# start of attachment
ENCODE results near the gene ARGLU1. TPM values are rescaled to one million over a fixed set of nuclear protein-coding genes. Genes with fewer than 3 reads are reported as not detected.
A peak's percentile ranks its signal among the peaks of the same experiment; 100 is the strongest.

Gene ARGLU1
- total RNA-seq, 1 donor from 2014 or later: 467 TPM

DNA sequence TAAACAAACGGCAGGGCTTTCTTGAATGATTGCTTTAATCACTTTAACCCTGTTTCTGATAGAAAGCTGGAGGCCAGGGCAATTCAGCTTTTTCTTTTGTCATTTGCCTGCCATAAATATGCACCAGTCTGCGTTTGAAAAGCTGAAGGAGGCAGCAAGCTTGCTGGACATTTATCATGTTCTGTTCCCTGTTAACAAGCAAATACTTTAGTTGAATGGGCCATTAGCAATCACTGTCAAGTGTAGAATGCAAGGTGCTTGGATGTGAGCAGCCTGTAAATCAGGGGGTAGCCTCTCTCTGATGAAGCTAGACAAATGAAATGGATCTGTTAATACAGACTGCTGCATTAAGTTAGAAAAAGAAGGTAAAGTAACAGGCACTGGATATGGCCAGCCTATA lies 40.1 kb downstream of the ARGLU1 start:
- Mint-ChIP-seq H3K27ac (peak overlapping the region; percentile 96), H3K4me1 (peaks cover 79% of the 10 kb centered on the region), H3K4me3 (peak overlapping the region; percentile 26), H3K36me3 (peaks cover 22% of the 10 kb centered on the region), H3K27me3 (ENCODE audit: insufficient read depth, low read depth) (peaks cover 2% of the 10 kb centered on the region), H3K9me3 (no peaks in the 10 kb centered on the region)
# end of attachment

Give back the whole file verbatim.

ENCODE results near the gene ARGLU1. TPM values are rescaled to one million over a fixed set of nuclear protein-coding genes. Genes with fewer than 3 reads are reported as not detected.
A peak's percentile ranks its signal among the peaks of the same experiment; 100 is the strongest.

Gene ARGLU1
- total RNA-seq, 1 donor from 2014 or later: 467 TPM

DNA sequence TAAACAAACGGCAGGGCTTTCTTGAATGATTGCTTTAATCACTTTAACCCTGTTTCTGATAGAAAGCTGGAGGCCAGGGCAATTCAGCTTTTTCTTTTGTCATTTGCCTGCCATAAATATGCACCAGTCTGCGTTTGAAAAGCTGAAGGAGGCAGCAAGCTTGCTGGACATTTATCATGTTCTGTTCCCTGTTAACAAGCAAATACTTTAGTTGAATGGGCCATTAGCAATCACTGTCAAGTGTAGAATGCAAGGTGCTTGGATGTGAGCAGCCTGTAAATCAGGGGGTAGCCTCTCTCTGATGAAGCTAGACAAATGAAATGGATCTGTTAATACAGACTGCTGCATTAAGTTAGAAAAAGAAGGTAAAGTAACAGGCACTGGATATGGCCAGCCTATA lies 40.1 kb downstream of the ARGLU1 start:
- Mint-ChIP-seq H3K27ac (peak overlapping the region; percentile 96), H3K4me1 (peaks cover 79% of the 10 kb centered on the region), H3K4me3 (peak overlapping the region; percentile 26), H3K36me3 (peaks cover 22% of the 10 kb centered on the region), H3K27me3 (ENCODE audit: insufficient read depth, low read depth) (peaks cover 2% of the 10 kb centered on the region), H3K9me3 (no peaks in the 10 kb centered on the region)